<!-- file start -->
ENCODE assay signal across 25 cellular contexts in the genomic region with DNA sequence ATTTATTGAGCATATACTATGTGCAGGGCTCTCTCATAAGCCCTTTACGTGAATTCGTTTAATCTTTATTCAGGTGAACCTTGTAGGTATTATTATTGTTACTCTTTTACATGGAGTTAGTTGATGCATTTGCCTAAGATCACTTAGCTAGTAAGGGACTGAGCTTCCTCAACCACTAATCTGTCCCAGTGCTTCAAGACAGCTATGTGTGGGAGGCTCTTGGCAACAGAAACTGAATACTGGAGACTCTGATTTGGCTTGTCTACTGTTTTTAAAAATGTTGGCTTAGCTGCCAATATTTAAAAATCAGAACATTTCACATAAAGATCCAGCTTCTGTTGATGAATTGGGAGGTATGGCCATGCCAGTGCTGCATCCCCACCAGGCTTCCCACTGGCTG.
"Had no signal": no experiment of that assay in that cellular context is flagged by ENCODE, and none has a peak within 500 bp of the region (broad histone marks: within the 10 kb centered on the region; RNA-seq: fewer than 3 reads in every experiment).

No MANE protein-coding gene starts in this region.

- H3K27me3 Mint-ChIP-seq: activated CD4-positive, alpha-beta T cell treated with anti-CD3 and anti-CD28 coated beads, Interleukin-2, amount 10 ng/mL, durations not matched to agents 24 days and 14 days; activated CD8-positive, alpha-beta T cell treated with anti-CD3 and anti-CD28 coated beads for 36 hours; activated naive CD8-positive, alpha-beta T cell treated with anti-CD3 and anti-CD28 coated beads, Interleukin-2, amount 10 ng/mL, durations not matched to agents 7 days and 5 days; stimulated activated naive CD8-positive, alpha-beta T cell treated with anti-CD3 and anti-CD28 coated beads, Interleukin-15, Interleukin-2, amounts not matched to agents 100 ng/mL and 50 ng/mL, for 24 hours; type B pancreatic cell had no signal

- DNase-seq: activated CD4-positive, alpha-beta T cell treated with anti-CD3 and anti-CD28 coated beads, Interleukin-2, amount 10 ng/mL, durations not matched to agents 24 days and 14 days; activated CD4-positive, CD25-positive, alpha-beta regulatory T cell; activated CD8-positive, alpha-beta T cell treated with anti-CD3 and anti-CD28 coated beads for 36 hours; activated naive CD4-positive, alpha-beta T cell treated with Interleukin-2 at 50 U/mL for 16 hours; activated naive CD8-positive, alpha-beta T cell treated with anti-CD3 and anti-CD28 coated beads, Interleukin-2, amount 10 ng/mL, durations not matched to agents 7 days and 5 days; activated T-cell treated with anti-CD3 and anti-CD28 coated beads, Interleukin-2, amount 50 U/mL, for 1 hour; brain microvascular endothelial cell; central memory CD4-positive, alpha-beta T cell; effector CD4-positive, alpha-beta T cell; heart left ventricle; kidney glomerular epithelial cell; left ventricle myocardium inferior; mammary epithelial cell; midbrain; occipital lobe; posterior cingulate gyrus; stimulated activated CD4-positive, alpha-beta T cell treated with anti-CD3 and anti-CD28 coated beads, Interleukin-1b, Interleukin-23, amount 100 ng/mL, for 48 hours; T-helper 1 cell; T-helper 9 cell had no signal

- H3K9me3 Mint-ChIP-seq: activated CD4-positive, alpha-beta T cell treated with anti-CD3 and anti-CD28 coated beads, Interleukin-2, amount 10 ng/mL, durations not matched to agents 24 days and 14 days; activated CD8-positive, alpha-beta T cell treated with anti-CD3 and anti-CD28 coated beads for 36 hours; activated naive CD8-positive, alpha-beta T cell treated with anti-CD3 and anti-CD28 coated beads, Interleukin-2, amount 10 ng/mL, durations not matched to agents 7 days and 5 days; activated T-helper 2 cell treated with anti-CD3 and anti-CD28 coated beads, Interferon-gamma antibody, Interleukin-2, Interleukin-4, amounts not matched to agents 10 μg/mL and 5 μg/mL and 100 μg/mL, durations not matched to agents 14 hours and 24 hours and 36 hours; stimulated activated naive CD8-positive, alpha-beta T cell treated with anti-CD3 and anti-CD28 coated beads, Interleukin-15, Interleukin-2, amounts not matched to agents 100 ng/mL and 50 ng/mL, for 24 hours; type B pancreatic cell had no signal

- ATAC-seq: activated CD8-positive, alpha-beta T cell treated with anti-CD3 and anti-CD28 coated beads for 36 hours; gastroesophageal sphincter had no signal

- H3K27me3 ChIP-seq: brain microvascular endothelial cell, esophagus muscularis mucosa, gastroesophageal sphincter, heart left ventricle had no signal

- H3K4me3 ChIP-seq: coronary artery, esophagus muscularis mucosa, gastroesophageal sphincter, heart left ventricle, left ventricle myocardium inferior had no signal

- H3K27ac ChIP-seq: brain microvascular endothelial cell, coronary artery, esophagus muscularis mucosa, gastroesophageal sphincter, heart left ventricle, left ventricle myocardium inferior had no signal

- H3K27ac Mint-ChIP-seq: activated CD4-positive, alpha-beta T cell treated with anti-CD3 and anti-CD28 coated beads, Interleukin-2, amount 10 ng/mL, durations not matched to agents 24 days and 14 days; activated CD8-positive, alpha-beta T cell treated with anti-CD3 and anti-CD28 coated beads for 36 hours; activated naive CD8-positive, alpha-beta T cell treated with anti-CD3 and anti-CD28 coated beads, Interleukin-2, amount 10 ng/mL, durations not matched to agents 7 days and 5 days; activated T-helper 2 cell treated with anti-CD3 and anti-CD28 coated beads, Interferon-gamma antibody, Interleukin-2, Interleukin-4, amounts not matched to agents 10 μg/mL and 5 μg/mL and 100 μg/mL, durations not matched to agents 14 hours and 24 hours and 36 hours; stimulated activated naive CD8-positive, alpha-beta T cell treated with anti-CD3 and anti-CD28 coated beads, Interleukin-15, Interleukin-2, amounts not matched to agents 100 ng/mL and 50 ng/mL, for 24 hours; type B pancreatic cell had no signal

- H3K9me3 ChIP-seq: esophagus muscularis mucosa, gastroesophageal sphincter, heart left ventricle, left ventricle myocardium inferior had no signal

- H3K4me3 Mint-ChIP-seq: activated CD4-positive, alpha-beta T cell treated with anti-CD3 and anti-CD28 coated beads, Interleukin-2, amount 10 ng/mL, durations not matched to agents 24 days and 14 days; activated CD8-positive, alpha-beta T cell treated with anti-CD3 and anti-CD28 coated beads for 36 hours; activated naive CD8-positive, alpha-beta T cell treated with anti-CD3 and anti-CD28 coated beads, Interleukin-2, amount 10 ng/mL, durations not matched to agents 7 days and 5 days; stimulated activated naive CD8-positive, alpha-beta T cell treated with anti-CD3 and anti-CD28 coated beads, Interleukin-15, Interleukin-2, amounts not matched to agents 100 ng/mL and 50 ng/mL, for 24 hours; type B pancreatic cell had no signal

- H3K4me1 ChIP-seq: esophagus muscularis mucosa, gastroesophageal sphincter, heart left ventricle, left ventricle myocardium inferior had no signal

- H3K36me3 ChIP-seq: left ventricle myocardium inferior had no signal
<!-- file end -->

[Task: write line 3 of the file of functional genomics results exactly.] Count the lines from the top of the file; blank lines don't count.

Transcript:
No MANE protein-coding gene starts in this region.